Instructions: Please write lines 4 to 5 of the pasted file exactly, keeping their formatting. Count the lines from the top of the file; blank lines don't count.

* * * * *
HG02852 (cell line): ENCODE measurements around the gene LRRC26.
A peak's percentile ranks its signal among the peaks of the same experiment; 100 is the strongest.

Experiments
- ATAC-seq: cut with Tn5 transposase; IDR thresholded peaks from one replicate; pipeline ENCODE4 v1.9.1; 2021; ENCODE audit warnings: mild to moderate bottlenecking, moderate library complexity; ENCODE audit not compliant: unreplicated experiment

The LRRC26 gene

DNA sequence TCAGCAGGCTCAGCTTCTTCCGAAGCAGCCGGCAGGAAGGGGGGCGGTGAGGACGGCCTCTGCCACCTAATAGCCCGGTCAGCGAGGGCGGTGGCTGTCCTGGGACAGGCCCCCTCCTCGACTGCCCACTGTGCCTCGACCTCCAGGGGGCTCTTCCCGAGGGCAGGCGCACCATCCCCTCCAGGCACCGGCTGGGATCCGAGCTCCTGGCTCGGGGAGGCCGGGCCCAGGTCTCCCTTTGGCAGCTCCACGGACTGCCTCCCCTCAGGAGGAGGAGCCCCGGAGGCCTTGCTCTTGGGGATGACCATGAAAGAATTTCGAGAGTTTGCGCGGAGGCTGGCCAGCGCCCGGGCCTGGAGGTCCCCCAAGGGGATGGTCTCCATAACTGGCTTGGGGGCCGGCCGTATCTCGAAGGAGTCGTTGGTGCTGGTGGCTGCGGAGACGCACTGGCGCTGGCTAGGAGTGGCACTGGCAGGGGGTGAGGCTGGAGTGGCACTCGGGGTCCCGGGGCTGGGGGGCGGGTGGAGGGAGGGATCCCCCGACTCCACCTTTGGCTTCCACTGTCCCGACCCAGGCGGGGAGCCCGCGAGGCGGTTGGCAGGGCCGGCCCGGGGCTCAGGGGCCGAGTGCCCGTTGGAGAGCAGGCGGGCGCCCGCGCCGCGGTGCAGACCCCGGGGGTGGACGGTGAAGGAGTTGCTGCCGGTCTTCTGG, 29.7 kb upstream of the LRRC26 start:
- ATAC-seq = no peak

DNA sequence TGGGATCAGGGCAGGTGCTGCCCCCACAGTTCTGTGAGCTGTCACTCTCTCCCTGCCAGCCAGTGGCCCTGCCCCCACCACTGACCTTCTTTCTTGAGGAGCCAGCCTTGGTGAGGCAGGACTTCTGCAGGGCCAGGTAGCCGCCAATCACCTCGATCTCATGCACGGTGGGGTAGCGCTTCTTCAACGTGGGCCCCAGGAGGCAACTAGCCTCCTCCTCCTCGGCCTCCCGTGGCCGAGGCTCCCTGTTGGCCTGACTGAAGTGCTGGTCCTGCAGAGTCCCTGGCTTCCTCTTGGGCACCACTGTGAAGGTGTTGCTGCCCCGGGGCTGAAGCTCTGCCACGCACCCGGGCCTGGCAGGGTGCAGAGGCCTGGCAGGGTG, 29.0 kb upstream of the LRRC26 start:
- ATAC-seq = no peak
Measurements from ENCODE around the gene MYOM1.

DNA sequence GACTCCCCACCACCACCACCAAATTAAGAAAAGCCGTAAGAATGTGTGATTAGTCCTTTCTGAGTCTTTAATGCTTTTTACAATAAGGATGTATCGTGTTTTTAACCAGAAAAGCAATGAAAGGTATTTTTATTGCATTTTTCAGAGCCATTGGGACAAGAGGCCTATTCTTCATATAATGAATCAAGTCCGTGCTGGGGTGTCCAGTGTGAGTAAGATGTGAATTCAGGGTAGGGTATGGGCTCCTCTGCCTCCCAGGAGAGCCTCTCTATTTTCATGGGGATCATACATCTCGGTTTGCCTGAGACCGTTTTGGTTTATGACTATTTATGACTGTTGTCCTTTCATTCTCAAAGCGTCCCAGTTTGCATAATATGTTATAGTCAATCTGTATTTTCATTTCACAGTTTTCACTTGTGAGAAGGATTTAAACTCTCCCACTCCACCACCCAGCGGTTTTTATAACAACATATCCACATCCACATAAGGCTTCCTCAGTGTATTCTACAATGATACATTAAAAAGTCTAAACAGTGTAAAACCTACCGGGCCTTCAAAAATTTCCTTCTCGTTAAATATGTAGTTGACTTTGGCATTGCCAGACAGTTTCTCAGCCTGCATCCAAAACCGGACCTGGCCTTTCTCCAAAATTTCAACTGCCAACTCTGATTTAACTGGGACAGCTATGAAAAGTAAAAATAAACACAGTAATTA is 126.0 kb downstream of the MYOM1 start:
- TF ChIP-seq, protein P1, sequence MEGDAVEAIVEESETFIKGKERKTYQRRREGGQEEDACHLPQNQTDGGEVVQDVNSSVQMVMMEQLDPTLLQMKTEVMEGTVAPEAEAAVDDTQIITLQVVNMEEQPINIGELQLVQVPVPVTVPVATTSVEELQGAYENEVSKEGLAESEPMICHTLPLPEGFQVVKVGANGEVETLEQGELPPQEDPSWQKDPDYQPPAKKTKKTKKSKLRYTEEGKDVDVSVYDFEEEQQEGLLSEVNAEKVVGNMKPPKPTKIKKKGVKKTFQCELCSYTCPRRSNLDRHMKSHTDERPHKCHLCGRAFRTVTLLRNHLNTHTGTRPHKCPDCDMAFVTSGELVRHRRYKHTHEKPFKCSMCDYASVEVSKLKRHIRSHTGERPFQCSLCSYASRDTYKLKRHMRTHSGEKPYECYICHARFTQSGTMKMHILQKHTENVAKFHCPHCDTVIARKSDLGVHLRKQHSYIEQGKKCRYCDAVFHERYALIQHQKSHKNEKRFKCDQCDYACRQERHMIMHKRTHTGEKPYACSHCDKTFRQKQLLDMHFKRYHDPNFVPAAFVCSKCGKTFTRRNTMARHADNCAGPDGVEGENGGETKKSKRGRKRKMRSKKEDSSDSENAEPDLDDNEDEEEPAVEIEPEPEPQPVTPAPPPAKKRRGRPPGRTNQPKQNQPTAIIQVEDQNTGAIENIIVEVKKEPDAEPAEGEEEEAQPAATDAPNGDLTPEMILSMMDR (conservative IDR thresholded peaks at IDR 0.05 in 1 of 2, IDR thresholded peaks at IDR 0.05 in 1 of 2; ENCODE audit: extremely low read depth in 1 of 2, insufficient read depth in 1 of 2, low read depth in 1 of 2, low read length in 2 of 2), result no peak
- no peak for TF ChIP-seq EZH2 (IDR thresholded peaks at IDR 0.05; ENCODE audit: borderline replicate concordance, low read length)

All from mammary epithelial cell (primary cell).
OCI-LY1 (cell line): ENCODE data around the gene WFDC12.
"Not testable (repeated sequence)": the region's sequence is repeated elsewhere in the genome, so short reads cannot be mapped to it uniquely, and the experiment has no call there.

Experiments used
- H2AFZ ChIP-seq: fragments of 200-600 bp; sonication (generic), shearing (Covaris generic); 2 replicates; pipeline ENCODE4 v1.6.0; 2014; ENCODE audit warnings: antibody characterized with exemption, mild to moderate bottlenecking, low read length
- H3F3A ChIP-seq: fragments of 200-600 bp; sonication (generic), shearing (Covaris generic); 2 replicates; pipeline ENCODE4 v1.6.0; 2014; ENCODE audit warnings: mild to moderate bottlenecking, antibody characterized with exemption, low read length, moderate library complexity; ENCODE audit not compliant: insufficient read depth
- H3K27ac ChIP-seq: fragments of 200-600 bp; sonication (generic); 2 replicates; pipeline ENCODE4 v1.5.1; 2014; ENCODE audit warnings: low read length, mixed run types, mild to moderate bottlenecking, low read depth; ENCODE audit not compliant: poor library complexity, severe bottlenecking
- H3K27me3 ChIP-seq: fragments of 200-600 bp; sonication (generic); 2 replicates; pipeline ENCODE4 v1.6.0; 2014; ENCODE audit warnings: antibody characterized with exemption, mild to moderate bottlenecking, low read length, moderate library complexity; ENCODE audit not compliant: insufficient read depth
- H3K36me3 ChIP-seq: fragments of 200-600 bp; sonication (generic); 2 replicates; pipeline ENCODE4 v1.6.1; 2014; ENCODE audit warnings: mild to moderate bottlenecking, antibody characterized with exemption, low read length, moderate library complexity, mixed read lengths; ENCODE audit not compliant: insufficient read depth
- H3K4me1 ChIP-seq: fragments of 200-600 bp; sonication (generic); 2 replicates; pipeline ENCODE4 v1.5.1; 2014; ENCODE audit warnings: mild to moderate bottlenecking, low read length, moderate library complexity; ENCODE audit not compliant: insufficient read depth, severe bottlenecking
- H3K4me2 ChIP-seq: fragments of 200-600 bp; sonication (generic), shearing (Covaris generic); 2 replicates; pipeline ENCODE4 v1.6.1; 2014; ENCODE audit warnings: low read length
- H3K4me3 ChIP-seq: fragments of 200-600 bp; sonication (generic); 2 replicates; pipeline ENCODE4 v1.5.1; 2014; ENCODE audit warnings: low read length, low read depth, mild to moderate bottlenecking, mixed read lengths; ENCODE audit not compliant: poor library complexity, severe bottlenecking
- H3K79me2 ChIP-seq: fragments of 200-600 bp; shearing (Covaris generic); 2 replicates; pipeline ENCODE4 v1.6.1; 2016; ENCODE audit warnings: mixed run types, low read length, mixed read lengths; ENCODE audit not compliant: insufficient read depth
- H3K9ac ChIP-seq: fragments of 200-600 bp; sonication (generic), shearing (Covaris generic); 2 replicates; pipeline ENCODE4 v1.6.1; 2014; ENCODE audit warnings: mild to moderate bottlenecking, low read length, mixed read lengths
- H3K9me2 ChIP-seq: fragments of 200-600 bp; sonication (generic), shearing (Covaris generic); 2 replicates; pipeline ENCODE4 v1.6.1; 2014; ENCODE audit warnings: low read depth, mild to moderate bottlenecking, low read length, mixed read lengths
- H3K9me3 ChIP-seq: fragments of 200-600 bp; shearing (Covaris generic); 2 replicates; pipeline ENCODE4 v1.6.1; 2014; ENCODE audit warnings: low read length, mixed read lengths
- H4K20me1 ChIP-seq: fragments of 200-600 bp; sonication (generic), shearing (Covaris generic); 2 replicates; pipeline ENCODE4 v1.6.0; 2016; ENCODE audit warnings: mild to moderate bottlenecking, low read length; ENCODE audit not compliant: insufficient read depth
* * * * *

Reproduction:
- ATAC-seq: cut with Tn5 transposase; IDR thresholded peaks from one replicate; pipeline ENCODE4 v1.9.1; 2021; ENCODE audit warnings: mild to moderate bottlenecking, moderate library complexity; ENCODE audit not compliant: unreplicated experiment

The LRRC26 gene